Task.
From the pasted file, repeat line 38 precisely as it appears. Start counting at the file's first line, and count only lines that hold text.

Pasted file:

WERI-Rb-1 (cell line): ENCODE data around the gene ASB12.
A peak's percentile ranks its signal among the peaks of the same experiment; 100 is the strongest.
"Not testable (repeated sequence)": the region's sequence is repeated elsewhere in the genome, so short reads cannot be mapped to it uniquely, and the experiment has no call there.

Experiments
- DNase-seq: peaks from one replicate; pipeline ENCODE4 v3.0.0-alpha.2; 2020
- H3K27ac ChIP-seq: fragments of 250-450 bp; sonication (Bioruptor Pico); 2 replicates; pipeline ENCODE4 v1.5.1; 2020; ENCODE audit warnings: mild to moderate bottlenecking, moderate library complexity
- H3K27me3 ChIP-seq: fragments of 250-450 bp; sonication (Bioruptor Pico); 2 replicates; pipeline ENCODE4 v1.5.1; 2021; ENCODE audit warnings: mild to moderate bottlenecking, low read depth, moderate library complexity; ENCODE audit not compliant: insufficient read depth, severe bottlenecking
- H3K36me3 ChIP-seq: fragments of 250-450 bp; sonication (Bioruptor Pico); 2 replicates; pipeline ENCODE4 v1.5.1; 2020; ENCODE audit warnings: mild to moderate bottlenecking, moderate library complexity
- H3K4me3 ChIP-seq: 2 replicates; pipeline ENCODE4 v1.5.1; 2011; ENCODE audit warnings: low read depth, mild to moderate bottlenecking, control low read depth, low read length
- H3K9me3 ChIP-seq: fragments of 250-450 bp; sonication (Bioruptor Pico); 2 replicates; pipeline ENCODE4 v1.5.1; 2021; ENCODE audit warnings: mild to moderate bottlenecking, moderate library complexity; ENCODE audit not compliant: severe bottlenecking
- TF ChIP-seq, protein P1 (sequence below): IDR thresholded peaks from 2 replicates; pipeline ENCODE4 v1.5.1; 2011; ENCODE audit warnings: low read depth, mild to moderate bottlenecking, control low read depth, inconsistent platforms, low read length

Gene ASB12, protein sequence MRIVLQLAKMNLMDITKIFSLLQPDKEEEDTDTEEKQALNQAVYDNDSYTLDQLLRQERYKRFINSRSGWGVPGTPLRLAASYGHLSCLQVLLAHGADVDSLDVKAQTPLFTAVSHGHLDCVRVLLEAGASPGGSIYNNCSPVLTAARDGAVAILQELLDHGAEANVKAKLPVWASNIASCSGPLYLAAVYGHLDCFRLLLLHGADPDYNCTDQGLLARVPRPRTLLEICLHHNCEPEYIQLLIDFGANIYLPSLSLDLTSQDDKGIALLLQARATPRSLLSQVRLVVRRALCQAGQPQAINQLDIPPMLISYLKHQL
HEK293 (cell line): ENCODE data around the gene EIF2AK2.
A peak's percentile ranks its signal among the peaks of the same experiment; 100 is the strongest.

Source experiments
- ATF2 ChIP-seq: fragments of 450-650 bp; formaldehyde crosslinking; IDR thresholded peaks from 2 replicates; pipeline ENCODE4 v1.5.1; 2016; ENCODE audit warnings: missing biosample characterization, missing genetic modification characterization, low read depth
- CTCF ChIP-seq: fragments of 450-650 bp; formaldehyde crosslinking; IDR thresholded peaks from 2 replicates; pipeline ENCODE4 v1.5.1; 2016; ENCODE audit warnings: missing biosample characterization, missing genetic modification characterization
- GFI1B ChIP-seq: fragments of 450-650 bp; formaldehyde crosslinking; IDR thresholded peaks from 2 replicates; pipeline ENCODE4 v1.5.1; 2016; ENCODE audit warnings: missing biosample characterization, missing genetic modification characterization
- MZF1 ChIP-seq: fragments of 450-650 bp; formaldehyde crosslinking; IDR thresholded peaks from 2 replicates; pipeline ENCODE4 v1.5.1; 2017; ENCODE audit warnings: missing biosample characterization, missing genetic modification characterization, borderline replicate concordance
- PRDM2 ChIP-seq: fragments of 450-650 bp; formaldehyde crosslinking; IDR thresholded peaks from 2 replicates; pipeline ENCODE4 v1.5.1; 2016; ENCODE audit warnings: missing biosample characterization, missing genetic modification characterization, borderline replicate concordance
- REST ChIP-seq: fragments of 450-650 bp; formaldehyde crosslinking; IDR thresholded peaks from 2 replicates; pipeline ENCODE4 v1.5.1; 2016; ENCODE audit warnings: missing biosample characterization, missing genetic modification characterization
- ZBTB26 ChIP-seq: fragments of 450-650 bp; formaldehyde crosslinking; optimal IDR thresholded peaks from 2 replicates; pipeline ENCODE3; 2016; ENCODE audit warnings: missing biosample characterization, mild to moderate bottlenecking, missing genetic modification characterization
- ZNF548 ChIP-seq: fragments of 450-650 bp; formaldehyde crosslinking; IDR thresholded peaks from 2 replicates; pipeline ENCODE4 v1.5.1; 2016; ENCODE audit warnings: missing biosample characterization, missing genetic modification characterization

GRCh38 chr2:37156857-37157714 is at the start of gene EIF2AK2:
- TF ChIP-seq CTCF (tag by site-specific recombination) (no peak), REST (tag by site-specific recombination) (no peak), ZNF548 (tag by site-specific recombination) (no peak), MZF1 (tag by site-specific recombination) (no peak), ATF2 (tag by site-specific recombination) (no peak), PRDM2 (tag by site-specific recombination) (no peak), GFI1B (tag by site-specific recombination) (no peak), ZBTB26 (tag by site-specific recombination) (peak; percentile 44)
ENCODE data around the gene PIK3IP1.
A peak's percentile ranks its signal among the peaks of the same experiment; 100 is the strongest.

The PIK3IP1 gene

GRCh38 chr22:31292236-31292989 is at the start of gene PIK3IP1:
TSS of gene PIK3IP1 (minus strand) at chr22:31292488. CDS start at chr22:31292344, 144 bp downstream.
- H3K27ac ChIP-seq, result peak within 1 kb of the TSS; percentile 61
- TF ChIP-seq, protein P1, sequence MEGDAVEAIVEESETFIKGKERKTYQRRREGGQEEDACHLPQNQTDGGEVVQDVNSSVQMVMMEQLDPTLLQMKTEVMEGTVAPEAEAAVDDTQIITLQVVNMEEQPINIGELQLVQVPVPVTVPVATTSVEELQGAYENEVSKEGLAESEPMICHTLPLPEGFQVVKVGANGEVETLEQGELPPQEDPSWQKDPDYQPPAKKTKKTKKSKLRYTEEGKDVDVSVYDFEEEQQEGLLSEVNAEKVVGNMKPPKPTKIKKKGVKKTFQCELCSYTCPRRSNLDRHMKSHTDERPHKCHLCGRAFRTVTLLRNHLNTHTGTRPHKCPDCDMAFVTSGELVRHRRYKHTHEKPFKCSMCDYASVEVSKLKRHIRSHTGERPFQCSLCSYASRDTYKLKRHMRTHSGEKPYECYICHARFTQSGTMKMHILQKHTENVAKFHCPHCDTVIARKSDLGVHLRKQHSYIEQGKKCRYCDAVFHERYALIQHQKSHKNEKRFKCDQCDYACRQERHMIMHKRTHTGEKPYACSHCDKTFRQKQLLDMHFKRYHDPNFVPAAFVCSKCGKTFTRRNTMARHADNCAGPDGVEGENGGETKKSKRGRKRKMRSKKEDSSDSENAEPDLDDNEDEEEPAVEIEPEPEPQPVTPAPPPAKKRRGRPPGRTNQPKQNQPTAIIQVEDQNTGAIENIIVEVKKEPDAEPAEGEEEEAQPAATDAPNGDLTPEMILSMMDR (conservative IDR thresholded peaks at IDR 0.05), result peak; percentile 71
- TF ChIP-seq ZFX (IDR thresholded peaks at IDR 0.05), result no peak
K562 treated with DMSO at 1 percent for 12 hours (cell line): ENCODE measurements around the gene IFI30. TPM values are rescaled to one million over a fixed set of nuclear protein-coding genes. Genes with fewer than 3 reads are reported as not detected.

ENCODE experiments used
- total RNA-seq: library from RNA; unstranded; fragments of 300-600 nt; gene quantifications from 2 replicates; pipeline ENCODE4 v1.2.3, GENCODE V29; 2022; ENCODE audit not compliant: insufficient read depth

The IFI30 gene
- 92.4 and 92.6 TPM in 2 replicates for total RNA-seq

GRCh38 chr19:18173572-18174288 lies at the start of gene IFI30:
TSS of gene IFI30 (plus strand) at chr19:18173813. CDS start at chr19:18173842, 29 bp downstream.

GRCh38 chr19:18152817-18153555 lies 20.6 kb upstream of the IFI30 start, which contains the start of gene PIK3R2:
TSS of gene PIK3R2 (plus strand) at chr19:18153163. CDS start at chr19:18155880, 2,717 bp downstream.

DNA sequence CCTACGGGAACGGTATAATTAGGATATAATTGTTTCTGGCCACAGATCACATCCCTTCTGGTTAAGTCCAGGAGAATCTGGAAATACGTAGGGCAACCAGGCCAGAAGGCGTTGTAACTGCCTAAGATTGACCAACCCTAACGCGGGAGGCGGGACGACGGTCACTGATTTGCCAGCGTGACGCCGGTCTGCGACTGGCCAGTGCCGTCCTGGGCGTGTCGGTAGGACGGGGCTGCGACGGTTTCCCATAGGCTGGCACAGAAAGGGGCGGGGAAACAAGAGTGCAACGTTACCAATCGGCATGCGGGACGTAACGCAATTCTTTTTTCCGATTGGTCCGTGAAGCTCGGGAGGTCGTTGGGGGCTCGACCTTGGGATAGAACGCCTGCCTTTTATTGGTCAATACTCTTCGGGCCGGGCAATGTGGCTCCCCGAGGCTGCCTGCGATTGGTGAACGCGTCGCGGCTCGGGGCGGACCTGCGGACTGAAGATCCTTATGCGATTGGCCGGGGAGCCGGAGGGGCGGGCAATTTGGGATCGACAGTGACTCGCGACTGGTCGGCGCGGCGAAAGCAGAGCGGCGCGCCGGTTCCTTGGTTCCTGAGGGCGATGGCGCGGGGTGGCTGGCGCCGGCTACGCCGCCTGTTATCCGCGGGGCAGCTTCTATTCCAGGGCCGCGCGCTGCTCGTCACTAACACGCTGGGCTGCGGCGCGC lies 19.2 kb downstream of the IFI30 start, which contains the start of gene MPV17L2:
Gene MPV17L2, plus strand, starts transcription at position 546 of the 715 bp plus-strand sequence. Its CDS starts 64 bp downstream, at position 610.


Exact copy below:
- 92.4 and 92.6 TPM in 2 replicates for total RNA-seq